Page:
Until the market for green homes matures, what’s an energy-minded home builder to do? Though some form of green building certifications have been around for 15 years (Energy Star, for example), green building is not yet mainstream. In other parts of the country, like Seattle and Denver, green residential construction is close to 25% of the market.
“Right now, homeowners pursuing their green dream home, especially in challenging real estate markets, will need to do their homework—and then some,” says Claire Anderson, Home Power’s managing editor.
Anderson and her husband, Shawn Schreiner, are no strangers to green design and energy efficiency. He installs PV systems for a living and she has a background in ecology and sustainable systems, including ecological home design.
In 2009, they started researching banks to seek a construction loan. However, the banks required a licensed general contractor to oversee construction. As a former job coordinator for a national builder and with previous home building experience, Schreiner couldn’t justify spending an additional 15% to 20% on a general contractor when he could do most of the work himself or coordinate subcontractors. Although the couple had some savings to begin, they didn’t have nearly enough to fund their entire project. After hitting a wall with the banks, they negotiated private loans, with the idea that they would seek conventional financing once the house had its certificate of occupancy.
In May 2011, with the house complete, they were ready to roll their four loans into one lower-interest, conventional mortgage. Anderson had carefully researched rates and terms, and selected a local bank. The bank selected an appraiser who claimed to have experience in “green” appraisals. Even though Anderson took pains to prepare a five-page paper documenting the home’s energy-efficient and green attributes (passive solar heating, highly insulated walls and roof, high-performance windows and doors, and the Earth Advantage Institute’s platinum rating), the appraisal came in not only too low, but also inaccurate.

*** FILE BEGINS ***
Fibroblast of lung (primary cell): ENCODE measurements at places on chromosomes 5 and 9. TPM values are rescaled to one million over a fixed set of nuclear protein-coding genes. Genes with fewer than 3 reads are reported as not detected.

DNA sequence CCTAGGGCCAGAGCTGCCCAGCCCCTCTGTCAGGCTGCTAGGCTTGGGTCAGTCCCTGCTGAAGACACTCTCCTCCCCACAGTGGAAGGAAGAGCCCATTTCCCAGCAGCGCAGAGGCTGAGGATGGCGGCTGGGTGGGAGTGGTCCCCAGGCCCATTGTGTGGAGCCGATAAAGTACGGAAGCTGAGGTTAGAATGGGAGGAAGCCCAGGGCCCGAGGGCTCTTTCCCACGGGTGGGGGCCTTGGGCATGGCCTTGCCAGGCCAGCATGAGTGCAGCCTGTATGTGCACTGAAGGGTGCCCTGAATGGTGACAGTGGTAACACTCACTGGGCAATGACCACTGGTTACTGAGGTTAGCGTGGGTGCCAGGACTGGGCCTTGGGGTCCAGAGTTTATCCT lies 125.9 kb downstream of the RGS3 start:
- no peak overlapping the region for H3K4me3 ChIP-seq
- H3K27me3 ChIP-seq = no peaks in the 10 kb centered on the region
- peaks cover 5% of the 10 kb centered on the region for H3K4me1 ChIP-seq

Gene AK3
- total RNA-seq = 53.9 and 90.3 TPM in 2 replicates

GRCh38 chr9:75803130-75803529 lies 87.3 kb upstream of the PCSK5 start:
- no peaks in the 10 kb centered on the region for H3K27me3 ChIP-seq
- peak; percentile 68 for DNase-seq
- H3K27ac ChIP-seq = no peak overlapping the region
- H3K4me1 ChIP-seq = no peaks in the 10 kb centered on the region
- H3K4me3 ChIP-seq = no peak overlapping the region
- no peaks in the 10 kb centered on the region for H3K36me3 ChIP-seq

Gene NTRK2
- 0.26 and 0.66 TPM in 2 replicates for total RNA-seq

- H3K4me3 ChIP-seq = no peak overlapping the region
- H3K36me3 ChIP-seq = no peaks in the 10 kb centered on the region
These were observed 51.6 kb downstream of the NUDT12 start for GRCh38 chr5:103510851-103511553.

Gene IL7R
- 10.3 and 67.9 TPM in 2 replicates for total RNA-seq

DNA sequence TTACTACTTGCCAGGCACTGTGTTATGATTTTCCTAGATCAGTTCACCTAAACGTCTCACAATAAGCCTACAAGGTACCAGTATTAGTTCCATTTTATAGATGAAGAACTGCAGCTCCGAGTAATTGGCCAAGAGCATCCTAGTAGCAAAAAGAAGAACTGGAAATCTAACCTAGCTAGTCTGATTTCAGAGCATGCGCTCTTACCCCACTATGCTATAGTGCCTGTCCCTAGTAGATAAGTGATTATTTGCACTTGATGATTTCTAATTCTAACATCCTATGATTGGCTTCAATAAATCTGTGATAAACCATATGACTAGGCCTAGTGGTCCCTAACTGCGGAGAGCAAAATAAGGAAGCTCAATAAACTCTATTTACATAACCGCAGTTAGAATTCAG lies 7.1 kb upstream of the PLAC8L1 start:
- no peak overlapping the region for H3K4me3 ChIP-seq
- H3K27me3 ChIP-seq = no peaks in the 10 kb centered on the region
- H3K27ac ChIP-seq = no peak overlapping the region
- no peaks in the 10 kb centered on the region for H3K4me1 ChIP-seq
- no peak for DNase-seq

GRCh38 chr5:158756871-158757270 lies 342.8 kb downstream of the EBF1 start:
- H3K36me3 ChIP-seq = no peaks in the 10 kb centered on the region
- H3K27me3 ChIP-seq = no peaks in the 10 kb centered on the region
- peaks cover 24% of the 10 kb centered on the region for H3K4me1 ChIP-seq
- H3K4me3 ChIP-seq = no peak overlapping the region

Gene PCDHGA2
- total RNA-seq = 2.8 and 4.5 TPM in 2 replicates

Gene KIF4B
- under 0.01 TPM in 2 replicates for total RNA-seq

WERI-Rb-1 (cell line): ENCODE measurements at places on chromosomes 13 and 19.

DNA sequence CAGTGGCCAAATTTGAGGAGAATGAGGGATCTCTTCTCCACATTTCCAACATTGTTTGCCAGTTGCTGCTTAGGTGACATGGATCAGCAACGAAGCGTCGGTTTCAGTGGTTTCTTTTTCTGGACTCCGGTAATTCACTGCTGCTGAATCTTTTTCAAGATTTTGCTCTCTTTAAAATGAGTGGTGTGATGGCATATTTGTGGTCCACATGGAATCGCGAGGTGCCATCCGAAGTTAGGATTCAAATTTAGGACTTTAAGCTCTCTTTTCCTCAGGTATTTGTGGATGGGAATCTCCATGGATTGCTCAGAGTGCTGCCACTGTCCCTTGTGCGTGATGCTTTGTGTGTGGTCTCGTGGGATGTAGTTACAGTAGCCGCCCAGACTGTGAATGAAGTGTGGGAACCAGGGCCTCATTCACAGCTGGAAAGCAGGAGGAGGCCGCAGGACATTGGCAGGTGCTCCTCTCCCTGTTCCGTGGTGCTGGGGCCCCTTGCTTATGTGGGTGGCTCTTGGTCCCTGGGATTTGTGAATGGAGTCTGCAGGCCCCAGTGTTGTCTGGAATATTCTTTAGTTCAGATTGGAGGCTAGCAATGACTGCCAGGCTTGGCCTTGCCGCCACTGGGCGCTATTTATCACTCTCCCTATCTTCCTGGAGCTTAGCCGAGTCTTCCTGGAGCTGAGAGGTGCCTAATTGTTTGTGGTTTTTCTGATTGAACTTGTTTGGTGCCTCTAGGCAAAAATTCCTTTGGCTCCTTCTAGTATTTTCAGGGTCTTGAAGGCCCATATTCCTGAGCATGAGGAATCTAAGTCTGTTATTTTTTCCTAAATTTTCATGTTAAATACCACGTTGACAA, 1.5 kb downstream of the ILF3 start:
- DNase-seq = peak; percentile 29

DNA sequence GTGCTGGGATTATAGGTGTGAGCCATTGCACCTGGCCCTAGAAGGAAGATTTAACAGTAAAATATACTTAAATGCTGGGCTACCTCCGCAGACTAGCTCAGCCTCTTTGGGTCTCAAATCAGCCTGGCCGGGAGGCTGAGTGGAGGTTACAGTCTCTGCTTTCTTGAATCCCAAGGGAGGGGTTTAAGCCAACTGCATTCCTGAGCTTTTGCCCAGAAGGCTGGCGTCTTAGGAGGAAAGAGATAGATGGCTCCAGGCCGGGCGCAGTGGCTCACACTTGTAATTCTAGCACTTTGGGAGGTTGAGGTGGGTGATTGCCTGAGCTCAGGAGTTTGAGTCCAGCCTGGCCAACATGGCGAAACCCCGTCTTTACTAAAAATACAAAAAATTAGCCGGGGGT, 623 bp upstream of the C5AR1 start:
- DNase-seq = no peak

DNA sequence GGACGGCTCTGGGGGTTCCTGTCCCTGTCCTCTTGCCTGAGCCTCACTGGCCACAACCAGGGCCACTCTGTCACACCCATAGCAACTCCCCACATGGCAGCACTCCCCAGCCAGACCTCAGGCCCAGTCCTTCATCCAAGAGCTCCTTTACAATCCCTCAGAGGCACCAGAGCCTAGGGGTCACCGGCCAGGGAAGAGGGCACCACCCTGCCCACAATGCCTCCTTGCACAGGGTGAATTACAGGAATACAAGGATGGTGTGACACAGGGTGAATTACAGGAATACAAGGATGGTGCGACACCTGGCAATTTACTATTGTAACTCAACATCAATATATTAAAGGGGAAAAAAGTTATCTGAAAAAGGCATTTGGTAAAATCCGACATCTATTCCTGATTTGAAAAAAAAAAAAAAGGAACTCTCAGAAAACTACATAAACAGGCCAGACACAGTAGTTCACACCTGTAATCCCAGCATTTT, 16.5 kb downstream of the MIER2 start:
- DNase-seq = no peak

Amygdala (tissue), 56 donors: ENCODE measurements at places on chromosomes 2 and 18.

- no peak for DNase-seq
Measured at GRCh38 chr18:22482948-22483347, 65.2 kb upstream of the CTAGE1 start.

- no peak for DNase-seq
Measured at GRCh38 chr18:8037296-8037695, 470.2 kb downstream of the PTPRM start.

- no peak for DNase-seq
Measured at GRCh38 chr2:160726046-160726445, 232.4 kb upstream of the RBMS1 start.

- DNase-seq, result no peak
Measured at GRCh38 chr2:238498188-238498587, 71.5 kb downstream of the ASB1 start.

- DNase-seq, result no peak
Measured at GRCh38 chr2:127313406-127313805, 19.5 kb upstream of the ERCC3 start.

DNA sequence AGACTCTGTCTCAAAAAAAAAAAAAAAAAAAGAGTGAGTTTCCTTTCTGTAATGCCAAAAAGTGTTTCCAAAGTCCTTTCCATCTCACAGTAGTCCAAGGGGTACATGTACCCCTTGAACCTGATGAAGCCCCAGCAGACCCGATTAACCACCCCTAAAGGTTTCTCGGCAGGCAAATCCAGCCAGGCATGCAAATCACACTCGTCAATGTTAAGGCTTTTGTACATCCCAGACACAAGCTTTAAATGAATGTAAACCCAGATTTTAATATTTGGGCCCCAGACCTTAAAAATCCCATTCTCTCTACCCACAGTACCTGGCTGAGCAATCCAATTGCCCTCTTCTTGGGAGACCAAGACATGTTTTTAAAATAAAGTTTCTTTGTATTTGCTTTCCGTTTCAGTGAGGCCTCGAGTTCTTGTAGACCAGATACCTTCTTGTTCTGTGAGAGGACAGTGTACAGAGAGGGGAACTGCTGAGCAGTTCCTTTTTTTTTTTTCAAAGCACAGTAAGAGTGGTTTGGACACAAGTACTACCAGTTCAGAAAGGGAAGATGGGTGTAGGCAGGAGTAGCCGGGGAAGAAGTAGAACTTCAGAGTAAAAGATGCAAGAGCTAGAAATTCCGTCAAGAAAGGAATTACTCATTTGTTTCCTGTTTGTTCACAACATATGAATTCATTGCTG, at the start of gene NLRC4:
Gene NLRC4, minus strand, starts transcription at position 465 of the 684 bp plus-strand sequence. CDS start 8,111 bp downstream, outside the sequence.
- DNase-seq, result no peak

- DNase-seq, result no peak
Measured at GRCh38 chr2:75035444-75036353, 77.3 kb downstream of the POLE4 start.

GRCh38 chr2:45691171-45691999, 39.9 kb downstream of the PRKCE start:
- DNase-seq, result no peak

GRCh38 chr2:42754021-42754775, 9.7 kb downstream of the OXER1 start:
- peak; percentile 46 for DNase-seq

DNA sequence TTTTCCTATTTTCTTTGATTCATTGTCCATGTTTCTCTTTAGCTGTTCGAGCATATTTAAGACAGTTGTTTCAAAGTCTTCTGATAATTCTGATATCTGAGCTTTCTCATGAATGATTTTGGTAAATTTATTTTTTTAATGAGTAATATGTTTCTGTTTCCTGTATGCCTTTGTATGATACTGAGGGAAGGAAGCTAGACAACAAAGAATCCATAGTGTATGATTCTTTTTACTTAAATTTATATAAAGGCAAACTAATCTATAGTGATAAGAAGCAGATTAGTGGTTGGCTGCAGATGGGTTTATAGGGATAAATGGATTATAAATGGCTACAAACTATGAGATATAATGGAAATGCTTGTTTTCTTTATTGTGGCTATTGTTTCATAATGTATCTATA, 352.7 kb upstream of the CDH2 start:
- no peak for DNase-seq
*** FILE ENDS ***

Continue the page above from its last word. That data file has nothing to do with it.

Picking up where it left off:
Rather than choosing another bank, Anderson thought that a mortgage broker might widen their financing horizons. She found a Texas-based firm that promoted EEMs, and was interested and capable. Meanwhile, she educated herself about the state of certified green appraisers in the area.
“The first few appraisers I spoke to were very ‘light green,’” says Anderson. “Their definition of green was pretty much limited to finishes—like the recycled content of carpet—while I was speaking of a ‘deeper green’ home—things like passive solar gain and a significantly reduced energy footprint, which translates into real financial savings, year after year.”
The second appraisal was done by the only green certified appraiser in the area and, according to Anderson, “was completely different. The appraiser had another person with her who she was training. As soon as she stepped out of the car, she immediately started elaborating to her trainee about the home’s details—the overhangs that would help shade the windows in summer, the large number of south-facing windows for passive solar gain, the thermal mass in the floor, the R-values of the structural insulated panels. I felt confident that our home was finally being valued fairly,” says Anderson.
“The appraiser took an extra week to research comps and charged an additional fee for extra time invested, but her attention to detail was worth it,” says Anderson. The second appraisal came back weighted toward comps, but comps that were indeed comparable as they, too, had green and efficiency features. Although it had taken Anderson four months of effort, the second appraisal gave their home the value they needed to obtain their mortgage.